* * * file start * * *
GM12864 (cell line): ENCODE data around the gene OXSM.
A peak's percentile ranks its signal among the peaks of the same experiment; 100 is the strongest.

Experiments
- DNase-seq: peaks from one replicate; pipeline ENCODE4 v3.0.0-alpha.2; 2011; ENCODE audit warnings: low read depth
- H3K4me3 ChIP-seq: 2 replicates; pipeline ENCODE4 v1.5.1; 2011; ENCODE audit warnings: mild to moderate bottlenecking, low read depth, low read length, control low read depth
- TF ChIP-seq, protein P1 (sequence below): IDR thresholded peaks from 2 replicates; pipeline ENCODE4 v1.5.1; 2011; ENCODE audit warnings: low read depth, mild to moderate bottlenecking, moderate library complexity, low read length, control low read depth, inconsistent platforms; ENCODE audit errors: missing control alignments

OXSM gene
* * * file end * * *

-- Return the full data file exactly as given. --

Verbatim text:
GM12864 (cell line): ENCODE data around the gene OXSM.
A peak's percentile ranks its signal among the peaks of the same experiment; 100 is the strongest.

Experiments
- DNase-seq: peaks from one replicate; pipeline ENCODE4 v3.0.0-alpha.2; 2011; ENCODE audit warnings: low read depth
- H3K4me3 ChIP-seq: 2 replicates; pipeline ENCODE4 v1.5.1; 2011; ENCODE audit warnings: mild to moderate bottlenecking, low read depth, low read length, control low read depth
- TF ChIP-seq, protein P1 (sequence below): IDR thresholded peaks from 2 replicates; pipeline ENCODE4 v1.5.1; 2011; ENCODE audit warnings: low read depth, mild to moderate bottlenecking, moderate library complexity, low read length, control low read depth, inconsistent platforms; ENCODE audit errors: missing control alignments

OXSM gene